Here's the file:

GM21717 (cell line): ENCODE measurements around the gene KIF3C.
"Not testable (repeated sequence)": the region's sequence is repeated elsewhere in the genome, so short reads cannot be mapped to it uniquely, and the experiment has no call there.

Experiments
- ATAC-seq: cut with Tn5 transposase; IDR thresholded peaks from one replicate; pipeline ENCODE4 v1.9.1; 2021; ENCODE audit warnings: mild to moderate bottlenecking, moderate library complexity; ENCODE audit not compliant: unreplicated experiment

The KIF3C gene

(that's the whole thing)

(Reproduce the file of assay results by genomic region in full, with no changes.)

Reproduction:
GM21717 (cell line): ENCODE measurements around the gene KIF3C.
"Not testable (repeated sequence)": the region's sequence is repeated elsewhere in the genome, so short reads cannot be mapped to it uniquely, and the experiment has no call there.

Experiments
- ATAC-seq: cut with Tn5 transposase; IDR thresholded peaks from one replicate; pipeline ENCODE4 v1.9.1; 2021; ENCODE audit warnings: mild to moderate bottlenecking, moderate library complexity; ENCODE audit not compliant: unreplicated experiment

The KIF3C gene